Albert Einstein, Henry Ford, Steve Jobs, and Richard Branson have a few things in common. Not only do they have some of the greatest minds to ever grace a white man, but those same minds all overcame dyslexia to achieve incredible success. Now, Branson is hoping to dispel some of the stereotypes about people with dyslexia with a new charity called Made By Dyslexia, which he launched today.
"We should see young people with dyslexia as being full of potential, not as having a disadvantage," the billionaire Virgin founder wrote in The Sunday Times, ahead of the charity launch. The first step is changing the perception within schools, where Branson said he was made to feel both "lazy and dumb." "Out in the real world, my dyslexia became my massive advantage: It helped me to think creatively and laterally, and see solutions where others saw problems," he wrote.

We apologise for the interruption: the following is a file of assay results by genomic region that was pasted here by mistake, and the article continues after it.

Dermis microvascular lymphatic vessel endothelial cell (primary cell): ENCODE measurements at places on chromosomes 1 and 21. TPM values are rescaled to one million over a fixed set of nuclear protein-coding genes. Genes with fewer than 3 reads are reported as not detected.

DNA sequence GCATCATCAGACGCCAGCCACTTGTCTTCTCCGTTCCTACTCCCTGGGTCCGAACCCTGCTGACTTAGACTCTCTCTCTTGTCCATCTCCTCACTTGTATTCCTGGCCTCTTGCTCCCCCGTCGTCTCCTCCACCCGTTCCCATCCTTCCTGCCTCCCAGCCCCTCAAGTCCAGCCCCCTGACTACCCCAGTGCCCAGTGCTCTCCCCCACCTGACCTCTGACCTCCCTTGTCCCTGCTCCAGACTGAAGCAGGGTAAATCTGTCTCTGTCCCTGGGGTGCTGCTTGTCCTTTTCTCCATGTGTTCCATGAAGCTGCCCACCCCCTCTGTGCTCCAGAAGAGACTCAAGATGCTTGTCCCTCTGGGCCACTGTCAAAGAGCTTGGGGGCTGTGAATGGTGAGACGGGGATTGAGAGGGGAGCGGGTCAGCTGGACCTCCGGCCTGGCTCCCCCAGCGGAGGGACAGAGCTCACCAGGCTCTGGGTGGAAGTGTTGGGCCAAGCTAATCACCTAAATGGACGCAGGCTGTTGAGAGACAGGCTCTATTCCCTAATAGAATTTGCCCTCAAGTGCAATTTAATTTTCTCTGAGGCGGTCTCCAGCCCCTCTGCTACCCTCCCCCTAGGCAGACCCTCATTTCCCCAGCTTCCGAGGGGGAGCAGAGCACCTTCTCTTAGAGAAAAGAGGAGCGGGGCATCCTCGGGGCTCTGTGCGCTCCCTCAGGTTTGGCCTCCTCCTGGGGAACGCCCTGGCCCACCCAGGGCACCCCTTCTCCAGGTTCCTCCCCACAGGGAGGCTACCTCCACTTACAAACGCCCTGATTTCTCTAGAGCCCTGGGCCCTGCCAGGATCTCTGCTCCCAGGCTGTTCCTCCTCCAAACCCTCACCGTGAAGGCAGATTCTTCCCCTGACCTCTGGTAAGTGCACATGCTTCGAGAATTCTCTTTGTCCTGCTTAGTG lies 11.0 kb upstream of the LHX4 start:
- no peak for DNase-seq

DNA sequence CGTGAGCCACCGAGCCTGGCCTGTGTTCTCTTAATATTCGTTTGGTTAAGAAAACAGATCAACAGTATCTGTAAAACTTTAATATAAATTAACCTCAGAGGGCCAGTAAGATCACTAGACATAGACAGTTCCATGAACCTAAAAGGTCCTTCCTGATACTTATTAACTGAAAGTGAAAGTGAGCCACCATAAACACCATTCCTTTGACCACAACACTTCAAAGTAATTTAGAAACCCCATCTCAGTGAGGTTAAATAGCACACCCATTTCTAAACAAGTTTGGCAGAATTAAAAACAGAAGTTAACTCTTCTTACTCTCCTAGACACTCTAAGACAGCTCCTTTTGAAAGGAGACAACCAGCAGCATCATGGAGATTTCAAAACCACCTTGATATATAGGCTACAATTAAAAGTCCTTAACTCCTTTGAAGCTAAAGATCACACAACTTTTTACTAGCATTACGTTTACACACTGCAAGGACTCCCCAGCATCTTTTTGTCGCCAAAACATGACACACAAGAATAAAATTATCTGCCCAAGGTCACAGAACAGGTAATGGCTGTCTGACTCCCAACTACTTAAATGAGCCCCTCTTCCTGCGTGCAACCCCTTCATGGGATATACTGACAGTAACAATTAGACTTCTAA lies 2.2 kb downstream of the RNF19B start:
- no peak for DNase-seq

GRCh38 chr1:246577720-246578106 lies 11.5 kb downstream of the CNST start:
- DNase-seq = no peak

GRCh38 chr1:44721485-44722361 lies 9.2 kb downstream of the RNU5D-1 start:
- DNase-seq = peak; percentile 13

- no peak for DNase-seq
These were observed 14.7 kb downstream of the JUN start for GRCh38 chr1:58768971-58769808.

The charity was launched to help diagnose dyslexics and change the perception of dyslexia. Branson's work changing the world's perception of dyslexia will be an uphill battle. In the Times, he cited a YouGov survey that shows that only 3% of people see dyslexia as a positive trait. But if anyone can shift that perception, it's Branson, the hero who is sending Ashton Kutcher into space.